After we reached our destination, the unsettling vibe I’d had earlier returned when we walked down an alley to reach the club, Vamps. I thought we’d made a mistake and were lost as the area was full of dark warehouses. When we reached a building with gargoyles perched on each side of the front door, Joey opened the door.

A bouncer named Byron called some staff to help us unload and set up our instruments, which was cool since we weren’t big enough to hire roadies. I opened a door with a sign reading “Abandon Hope All Ye Who Enter Here.” When I entered the main area of the club, my initial impressions changed. Judging by the wall-to-wall people, this place was not unknown.

The dance floor was packed with people jumping or dancing wildly to Ozzy Osborne’s Crazy Train. Although many people got into the spirit when they came to our shows, almost everyone here had dressed for the Eighties theme tonight. Most of the women had teased their hair to make it bigger and harder than nature intended. Some guys had long hair, but I couldn’t tell if it was natural or wigs. I should go out there and give some a little tug.

Many of them wore torn jeans with band shirts, such as Metallica, Slayer, Anthrax, Testament, Iron Maiden, and the Misfits. Some women opted to vamp out in tight black spandex pants or animal print. Several had a Gothic look. Black clothing, pale faces, and eyes painted dark and smoky.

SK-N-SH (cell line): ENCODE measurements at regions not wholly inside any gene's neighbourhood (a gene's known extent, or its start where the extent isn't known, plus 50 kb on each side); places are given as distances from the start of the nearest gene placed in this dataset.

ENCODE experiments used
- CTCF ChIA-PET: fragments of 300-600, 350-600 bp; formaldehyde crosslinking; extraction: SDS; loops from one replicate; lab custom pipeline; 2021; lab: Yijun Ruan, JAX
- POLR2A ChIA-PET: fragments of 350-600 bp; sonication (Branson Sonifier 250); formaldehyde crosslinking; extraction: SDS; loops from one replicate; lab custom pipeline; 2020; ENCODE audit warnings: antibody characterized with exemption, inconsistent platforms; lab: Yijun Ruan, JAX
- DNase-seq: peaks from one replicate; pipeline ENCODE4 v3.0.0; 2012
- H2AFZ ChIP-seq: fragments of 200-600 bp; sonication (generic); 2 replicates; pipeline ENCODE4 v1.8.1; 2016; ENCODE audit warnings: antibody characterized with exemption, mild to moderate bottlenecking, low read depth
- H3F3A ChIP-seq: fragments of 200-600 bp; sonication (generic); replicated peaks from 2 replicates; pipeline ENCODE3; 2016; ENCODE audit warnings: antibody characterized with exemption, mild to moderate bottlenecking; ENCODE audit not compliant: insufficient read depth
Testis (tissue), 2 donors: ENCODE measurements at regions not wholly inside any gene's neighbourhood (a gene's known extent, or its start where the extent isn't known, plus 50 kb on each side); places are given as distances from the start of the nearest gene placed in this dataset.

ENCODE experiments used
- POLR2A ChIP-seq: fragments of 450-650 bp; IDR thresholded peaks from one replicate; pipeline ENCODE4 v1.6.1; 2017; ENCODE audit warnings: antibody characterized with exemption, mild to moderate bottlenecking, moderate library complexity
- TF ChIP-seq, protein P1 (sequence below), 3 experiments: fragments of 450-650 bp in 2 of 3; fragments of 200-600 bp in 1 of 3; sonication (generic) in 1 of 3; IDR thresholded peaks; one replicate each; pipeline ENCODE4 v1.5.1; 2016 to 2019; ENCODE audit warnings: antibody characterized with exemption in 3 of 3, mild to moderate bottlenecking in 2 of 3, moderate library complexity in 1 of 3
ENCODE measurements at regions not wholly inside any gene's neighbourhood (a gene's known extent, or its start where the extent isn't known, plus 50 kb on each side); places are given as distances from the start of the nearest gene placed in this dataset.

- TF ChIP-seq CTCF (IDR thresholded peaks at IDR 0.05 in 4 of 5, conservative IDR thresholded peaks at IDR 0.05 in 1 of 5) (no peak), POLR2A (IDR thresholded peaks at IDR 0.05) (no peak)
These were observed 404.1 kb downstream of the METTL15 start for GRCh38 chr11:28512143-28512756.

Despite the variety of couture, one accessory was a given—black boots everywhere.

The sounds of Crazy Train faded out. The DJ would play before and after we had our set. The crowd slowed down as the music dimmed. The DJ blended the final notes into Nine Inch Nails’ Head Like a Hole, and the crowd’s energy rose again.

While the guys from the club helped us set up our equipment onstage, I walked up to test the mic and adjust it to my height. Whoever played here last had to be extremely tall as I moved it all the way down to reach my much smaller stature of 5’ 2”. I could inch up to 5’ 5” or 5’ 6” in the stilettos.

I met up with the guys backstage, and we went over the set list. Joey smiled as a tall, striking woman strode toward us.

“Hi, Maya,” he said in the tone he reserved for women he found attractive. “This is Mark, Rocco, and Angelica.”

After we exchanged greetings, Maya ran over the last-minute details about our set.

An hour later, Maya walked out onstage as the DJ faded out the end of the song.

“Good evening, everyone,” she said. “I’d like to welcome you to a special event at Vamps tonight. As you know we’re having Eighties week here, Hair and Roses, bringing all of you back to the best—and the worst—of the Eighties.”

Several in the crowd hooted and hollered.

“Judging by the outfits here tonight, I’m glad you’ve all gone for the best,” she added. “We’re also going with the best by bringing you an awesome band recommended by some of you regulars out there. Thank you. You know who you are. Without further ado, get ready for some of the best of Eighties heavy metal. Let’s welcome Bloodlust Diamond!”

The crowd applauded.

“Ready?” Joey said.

“Ready,” Mark Dudley, who we called Studley, said.

“Let’s go.”